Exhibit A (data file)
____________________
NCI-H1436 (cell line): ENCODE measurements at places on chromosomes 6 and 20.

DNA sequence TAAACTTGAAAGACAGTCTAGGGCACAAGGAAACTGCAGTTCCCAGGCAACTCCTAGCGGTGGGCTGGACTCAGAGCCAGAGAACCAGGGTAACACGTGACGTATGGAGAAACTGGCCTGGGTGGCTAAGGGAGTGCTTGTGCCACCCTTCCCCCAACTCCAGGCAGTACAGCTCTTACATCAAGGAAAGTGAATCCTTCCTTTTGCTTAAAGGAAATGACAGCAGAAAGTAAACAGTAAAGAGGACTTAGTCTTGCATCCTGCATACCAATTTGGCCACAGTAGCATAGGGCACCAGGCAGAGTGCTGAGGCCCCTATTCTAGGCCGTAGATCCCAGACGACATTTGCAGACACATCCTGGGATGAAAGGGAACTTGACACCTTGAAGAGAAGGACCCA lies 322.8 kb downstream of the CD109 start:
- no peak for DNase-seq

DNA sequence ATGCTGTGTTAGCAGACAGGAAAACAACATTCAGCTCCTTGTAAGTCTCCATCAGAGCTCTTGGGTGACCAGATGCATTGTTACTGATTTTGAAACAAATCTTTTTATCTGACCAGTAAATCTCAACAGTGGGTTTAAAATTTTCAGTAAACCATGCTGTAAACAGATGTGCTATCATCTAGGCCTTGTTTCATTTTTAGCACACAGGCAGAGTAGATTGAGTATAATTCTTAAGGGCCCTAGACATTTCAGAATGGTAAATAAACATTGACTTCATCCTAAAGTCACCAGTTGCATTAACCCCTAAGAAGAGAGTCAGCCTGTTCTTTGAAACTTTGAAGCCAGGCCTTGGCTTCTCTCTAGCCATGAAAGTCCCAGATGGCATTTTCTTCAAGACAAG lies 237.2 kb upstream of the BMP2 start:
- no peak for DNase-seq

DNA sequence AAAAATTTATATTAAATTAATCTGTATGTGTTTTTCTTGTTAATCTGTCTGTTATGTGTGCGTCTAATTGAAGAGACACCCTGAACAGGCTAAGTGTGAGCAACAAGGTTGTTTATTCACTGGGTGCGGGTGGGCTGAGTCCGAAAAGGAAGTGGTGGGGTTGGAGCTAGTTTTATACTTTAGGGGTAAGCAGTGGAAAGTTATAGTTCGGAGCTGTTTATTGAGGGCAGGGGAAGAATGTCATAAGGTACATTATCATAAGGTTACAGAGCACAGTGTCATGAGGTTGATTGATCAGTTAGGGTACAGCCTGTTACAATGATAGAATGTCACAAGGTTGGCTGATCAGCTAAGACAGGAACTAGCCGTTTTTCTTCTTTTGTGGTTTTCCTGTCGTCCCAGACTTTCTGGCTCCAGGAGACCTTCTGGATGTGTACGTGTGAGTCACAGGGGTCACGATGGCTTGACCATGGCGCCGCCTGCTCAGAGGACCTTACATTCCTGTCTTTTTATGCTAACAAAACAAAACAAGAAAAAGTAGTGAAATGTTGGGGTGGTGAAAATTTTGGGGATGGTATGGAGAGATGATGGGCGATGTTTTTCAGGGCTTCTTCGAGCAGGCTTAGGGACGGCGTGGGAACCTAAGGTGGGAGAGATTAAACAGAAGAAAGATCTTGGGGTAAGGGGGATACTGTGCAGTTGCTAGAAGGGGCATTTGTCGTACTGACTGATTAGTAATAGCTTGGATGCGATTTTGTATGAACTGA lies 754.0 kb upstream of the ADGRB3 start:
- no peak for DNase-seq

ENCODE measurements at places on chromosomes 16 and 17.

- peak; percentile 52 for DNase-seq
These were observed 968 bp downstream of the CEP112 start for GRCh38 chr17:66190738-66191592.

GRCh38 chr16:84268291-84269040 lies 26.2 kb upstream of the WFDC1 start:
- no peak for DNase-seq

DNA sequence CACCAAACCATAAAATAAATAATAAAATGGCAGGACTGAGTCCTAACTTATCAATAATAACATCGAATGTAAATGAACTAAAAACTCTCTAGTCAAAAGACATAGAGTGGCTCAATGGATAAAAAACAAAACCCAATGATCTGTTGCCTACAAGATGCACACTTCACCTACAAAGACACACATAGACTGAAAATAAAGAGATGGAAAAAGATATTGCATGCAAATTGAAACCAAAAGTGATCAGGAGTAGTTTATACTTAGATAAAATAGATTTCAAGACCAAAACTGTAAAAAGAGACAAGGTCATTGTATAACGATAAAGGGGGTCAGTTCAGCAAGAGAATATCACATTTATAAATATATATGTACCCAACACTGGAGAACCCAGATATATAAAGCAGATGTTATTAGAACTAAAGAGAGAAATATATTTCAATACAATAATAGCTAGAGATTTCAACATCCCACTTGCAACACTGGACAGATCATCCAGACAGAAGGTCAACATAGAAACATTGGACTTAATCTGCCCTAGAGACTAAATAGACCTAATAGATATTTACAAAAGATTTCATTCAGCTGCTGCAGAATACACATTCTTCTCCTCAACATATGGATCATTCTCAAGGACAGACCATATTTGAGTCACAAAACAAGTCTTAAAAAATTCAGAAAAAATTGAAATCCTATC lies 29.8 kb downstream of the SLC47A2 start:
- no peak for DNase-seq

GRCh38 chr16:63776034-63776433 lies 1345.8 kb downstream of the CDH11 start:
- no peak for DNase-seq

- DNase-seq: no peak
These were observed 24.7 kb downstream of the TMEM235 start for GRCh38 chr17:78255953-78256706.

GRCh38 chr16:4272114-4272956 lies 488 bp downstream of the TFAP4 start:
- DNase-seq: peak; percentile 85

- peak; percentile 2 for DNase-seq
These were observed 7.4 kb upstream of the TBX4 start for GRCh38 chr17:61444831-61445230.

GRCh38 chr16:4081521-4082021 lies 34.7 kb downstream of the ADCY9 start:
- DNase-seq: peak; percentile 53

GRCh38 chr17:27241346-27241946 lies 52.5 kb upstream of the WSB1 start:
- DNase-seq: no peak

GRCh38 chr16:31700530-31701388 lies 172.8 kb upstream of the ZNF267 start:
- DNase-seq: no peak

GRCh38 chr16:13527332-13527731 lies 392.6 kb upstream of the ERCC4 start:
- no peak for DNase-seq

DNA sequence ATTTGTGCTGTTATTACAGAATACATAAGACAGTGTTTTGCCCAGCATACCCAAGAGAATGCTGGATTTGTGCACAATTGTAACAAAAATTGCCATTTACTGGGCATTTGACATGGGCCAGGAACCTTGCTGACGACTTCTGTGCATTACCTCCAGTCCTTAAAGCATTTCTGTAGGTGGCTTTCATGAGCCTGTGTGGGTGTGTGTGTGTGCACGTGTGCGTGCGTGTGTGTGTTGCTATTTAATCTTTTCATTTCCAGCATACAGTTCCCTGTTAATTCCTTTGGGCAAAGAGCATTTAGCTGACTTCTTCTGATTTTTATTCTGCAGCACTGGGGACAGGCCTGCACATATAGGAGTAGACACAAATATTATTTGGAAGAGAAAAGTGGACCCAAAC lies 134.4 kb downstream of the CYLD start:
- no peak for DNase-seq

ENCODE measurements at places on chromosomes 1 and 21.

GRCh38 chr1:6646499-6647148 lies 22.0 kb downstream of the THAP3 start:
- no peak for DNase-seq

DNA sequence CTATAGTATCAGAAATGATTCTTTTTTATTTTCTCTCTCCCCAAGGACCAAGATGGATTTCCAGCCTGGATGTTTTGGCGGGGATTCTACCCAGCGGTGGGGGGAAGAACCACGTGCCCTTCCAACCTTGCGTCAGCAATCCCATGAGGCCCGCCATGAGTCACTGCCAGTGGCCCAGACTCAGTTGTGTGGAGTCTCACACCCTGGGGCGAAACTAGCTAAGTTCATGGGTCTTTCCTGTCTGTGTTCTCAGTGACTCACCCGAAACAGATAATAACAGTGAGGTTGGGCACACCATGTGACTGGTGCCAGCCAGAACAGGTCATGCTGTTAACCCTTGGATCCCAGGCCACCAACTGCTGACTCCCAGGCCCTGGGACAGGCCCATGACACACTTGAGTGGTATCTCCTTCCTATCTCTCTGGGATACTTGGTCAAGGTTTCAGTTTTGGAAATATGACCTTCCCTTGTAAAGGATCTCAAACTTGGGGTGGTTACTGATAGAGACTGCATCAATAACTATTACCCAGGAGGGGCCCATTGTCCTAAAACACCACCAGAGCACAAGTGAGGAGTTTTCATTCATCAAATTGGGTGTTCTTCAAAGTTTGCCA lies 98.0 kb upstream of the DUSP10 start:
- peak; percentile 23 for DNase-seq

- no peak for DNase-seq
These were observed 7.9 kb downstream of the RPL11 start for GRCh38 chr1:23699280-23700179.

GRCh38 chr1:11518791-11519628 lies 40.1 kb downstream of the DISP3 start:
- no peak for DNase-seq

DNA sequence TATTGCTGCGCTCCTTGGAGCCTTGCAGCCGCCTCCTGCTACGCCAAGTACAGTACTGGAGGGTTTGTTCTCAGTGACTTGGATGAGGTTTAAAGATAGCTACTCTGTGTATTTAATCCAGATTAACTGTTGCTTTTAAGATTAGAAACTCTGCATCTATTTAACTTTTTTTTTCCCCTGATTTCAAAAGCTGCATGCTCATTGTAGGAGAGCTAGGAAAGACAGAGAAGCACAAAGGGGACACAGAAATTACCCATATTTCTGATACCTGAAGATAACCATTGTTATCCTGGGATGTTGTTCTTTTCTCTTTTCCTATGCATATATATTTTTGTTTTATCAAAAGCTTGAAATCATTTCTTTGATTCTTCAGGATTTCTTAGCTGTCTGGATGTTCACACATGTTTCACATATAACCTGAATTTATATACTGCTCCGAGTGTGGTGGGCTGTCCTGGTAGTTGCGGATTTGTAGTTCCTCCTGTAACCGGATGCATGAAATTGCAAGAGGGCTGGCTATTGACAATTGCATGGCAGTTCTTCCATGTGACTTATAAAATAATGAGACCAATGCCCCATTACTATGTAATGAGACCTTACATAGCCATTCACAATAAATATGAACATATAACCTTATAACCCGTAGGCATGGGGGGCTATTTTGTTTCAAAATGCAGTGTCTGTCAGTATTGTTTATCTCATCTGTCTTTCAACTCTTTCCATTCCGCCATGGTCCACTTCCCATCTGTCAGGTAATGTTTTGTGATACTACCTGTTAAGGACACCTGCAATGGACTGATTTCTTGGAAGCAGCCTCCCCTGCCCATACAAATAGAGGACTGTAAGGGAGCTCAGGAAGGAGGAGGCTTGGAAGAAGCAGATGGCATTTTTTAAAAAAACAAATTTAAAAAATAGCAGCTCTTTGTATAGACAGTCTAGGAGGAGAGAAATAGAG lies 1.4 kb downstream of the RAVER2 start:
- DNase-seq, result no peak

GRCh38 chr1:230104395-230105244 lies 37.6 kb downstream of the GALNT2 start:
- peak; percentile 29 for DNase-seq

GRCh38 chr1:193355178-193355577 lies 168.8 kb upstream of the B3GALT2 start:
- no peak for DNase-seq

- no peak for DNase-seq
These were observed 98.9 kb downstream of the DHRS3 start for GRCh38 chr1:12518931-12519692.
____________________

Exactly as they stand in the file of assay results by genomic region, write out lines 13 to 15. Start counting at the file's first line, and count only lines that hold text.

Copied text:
DNA sequence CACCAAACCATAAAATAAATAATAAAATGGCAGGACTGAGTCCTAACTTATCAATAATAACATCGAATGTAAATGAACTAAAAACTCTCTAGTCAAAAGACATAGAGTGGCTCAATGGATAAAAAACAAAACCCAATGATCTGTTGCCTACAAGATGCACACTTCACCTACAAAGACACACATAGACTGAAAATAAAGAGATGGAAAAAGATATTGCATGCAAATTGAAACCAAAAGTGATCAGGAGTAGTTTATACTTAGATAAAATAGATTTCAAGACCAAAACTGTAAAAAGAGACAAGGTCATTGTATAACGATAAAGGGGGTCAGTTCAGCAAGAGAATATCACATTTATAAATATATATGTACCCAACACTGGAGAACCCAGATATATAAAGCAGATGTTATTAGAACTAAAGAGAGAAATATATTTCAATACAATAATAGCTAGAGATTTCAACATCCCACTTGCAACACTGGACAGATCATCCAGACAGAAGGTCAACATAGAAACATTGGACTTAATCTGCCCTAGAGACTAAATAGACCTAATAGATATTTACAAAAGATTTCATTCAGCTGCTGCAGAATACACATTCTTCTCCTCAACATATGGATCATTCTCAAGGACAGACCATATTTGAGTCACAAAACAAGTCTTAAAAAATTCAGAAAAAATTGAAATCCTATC lies 29.8 kb downstream of the SLC47A2 start:
- no peak for DNase-seq

GRCh38 chr16:63776034-63776433 lies 1345.8 kb downstream of the CDH11 start: